We’re trying desperately to replenish our chi before our scantily-clad female character wades back into kung fu combat with a flaming horse demon. Of course, that’s pretty much par for the course in Jade Empire, BioWare’s latest role-playing epic in which the traditional fantasy trappings have been replaced with a mythical Chinese setting. But being a port of a two-year-old Xbox title, is this a case of glorious reincarnation or ageing master?
The first act introduces you to the controls and the story. Ghosts inhabit the world of the living and after your home-town is destroyed and your master is taken by the Lotus Assassins, it’s a non-stop action ride to set the world’s problems straight. Expect a journey packed to the rafters with a fantastic supporting cast and a wide variety of inventive foes, from arrogant fellow students to animal spirits and creepy ghosts.
Jade Empire is set in a massive and lush world, which borrows liberally from several Far Eastern influences. The game offers some of the most beautiful levels we’ve ever laid eyes on, with plenty of variation too, from fungus-lit caves through haunted forests to (quite literally) small slices of heaven. Everything feels like BioWare has poured it's heart and soul into the game, from the inclusion of an entirely made-up language to the masses of scrolls, signs and conversations that fill in the back-story and work to create an accessible and hugely believable world.
Incidentally, the morality system seen in Knights Of The Old Republic makes a partial return here, though it’s been toned down substantially, with less of the black-and-white moral decisions. They’ve also cut back on a few non-essential RPG staples, with slimmed-down character development and not an inventory in sight. However, don’t fret because it all feels marvelously balanced and you’ll soon forget that you ever needed those things in the first place.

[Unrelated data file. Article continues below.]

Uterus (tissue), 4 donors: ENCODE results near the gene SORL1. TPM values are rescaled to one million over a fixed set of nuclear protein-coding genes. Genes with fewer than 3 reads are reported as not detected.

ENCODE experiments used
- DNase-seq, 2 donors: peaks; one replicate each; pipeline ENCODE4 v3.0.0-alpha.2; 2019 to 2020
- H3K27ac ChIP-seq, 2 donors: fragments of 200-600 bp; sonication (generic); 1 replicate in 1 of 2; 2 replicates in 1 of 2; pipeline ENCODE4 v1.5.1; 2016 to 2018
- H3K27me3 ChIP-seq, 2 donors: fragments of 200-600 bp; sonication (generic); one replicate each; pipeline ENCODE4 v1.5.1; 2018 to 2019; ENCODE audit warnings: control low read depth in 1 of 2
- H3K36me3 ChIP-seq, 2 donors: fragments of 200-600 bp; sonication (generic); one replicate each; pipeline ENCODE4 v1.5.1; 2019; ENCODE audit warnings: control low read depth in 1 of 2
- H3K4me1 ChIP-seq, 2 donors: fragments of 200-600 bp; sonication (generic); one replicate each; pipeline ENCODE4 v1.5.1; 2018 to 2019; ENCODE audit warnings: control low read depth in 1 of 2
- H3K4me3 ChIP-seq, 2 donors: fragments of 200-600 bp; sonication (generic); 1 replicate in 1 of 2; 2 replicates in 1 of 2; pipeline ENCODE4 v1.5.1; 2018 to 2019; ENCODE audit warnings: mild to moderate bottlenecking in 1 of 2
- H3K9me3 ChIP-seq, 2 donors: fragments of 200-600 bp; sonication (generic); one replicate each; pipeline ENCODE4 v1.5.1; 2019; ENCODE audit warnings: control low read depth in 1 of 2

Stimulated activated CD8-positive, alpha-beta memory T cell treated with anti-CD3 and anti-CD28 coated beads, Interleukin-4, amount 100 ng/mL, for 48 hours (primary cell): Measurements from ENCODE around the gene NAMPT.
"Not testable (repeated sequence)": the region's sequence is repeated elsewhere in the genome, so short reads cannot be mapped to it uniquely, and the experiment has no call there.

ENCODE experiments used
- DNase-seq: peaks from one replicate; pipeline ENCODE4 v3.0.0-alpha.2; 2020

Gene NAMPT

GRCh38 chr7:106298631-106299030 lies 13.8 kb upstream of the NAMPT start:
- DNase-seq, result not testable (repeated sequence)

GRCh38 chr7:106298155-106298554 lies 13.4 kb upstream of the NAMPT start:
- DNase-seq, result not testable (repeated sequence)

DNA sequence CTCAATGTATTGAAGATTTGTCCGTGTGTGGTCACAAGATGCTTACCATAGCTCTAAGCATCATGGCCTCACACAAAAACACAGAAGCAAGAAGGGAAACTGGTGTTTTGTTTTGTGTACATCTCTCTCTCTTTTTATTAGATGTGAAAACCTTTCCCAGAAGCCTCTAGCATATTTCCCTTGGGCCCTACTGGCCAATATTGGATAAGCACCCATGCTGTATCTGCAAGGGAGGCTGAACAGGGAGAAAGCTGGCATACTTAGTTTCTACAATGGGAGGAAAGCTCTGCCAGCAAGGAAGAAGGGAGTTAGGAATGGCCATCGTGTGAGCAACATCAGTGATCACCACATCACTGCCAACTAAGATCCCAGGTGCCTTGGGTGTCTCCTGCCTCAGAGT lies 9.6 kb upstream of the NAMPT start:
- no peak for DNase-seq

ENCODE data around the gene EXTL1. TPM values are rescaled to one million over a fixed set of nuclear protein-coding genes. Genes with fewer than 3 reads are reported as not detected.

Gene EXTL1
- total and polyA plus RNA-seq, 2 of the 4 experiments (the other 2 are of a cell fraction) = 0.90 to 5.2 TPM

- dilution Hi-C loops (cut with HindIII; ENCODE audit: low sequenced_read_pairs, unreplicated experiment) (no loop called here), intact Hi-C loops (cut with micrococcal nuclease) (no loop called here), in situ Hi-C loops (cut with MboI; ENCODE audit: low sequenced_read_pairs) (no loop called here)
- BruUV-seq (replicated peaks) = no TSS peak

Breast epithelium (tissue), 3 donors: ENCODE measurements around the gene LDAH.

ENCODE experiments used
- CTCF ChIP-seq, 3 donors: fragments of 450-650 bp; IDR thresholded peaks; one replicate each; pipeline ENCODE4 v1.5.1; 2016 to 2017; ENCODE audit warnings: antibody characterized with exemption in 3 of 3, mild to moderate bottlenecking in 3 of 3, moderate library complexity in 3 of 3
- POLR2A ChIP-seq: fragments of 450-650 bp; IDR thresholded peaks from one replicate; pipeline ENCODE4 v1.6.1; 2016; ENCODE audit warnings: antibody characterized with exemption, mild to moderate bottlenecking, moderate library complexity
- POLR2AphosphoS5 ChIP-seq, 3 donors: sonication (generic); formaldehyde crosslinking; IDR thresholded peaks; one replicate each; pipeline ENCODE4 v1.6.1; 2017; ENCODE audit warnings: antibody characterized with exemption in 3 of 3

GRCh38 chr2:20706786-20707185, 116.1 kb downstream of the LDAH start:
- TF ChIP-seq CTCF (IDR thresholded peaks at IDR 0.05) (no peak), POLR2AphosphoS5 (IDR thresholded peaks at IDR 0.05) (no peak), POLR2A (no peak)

As you may have realized, however, the core of the gameplay is action. Unlike KOTOR, Jade Empire offers real-time combat using different kung fu techniques and to their credit, BioWare has done a pretty good job of mapping the mass of controls to the PC. Once you’ve got past the first hurdle of getting your fingers accustomed to the multitude of controls, you’ll soon discover that the system is relatively easy to pick up but a bit trickier to master. Just bashing the light attack button may eventually win you your first few fights, but if you actually manage to get to grips with swapping styles, dodging, blocking and using the harmonic combos for maximum impact, combat becomes far more satisfying and you’ll start to feel like a true kung fu master. The fluid animation of the characters really helps things along too, making you feel like you’re right in the thick of the action.
There are a few concerns though. The game always defaults back to the last style used in battle once a fight begins (even if you’ve changed this in between). Plus, despite the richly designed environments, low-res textures still abound.
However, with a great story, tons of missions, beautifully rich settings, satisfying fighting and brilliant characterization, all swaddled in over 20 hours of play, Jade Empire has transcended its Xbox roots to reincarnate itself as a high-kicking, epic RPG for PC. The chi is strong with this one.